December 30, 2009 / 5:45 PM / 10 years ago

Susan Boyle chases Swift in U.S. album chart nail-biter

LOS ANGELES (Reuters) - Scottish singer Susan Boyle narrowly failed to claim honors for the year’s best-selling album in the United States on Wednesday, but still has another sales week to wrest the title from country star Taylor Swift.

British singer Susan Boyle performs on NBC's "Today" show in New York, November 23, 2009. REUTERS/Brendan McDermid

Boyle’s debut album “I Dreamed a Dream” already the year’s best seller in Britain, has sold 2.98 million copies after five consecutive weeks at No. 1, tracking firm Nielsen SoundScan said.

Swift’s “Fearless,” the No. 3 seller in 2008, has sold 3.16 million copies this year, giving the 20-year-old a margin of about 175,000 over Boyle. Nielsen SoundScan’s sales week ends on Sunday, but it will include the first three days of 2010 in a 53rd week for 2009.

American Christmas shoppers snapped up 510,000 copies of Boyle’s album during the week ended December 27, giving it a wide lead over the rest of the field. R&B star Mary J. Blige’s “Stronger debuted at No. 2 with 330,000 copies. Swift’s “Fearless” rose one place to No. 5 with 224,000 copies.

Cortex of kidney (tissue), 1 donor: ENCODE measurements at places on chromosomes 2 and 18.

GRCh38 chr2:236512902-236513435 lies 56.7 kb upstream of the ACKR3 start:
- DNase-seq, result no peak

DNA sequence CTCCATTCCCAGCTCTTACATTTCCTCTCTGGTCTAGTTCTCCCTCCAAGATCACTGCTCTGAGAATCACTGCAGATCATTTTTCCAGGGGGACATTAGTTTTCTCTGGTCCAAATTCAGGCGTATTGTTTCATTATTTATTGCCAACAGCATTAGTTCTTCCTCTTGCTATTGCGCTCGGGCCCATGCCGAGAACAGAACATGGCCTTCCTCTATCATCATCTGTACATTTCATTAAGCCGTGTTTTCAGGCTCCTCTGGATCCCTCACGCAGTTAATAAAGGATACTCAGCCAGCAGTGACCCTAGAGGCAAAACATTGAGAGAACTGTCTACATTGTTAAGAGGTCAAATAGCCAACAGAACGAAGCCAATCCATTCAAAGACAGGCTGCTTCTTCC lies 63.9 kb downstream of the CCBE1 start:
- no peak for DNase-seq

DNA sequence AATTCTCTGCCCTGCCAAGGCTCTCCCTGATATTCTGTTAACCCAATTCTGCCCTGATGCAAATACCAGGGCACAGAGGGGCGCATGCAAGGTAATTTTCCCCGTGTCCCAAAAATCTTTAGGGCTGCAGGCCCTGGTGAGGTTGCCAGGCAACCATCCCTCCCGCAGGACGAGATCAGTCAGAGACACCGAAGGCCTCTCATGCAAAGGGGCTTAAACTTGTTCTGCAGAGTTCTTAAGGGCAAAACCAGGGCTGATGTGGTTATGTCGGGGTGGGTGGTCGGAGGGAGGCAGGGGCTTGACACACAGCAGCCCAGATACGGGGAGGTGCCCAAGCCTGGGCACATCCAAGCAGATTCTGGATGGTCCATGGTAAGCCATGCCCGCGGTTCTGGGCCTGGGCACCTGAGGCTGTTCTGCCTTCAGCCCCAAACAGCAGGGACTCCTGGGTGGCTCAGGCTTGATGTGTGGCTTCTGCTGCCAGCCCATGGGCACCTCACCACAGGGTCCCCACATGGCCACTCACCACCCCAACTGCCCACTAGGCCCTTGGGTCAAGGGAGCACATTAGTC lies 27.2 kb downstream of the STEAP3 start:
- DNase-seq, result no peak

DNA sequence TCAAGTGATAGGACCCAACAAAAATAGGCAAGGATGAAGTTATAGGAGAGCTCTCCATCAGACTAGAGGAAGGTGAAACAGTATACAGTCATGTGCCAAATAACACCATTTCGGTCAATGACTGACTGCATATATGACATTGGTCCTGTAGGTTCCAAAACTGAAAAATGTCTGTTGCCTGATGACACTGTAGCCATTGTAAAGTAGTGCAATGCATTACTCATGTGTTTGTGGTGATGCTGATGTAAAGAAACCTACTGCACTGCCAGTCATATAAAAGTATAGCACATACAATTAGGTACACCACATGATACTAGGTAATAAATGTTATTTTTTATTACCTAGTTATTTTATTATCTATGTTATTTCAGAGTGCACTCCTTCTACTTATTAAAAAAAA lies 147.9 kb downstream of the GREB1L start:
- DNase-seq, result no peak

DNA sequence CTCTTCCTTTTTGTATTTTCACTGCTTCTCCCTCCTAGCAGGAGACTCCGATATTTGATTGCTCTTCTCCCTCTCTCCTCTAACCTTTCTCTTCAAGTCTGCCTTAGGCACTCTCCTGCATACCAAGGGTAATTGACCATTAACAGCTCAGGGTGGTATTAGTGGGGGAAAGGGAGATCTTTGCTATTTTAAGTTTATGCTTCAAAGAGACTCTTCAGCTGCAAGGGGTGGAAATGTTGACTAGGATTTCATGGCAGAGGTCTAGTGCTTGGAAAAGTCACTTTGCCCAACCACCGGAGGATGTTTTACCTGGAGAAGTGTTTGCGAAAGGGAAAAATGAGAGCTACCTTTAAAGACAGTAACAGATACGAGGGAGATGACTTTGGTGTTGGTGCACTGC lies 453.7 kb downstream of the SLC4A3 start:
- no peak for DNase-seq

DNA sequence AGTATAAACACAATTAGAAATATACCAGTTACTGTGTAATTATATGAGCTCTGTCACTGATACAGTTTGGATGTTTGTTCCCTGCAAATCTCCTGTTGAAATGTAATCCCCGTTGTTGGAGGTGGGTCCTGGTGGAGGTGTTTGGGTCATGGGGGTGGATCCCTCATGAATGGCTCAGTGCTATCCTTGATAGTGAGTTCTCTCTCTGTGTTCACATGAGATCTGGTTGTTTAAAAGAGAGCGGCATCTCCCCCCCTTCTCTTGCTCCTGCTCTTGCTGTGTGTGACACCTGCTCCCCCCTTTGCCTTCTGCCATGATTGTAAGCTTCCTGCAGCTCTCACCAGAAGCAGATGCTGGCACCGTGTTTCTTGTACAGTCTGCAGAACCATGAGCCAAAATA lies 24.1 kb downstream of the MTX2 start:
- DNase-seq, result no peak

The success of both Boyle and Swift, as well as dance-pop singer Lady Gaga — whom Boyle replaced atop the year’s album-sales tally in Britain — shows how heavily the music industry relies on fresh blood to drive sales.

Still, overall U.S. album sales are on track to end 2009 down about 13 percent, marking the eighth drop in nine years. The recorded music industry has failed to come to grips with piracy as well as competition from other forms of entertainment, such as videogames.

Boyle, 48, rocketed to fame in April when she appeared as a contestant on the British talent show “Britain’s Got Talent.” Shy and homely, she wowed the skeptical judges and audience with a stirring rendition of “I Dreamed a Dream,” a tune from the musical “Les Miserables.” Tens of millions of people watched the performance on Youtube, and Boyle became a worldwide star, her every move dissected by the media.

Surprisingly, she lost the final to a dance troupe the following month, and was soon admitted to a psychiatric clinic to deal with exhaustion.

The diverse track listing on her album includes the hymns “Amazing Grace” and “How Great Thou Art,” a cover of the Rolling Stones ballad “Wild Horses,” and a version of “Daydream Believer,” a tune first popularized by the Monkees.

It was released by Sony Corp’s Columbia Records label in partnership with British music impresario Simon Cowell’s Syco Music. (Editing by Jill Serjeant)

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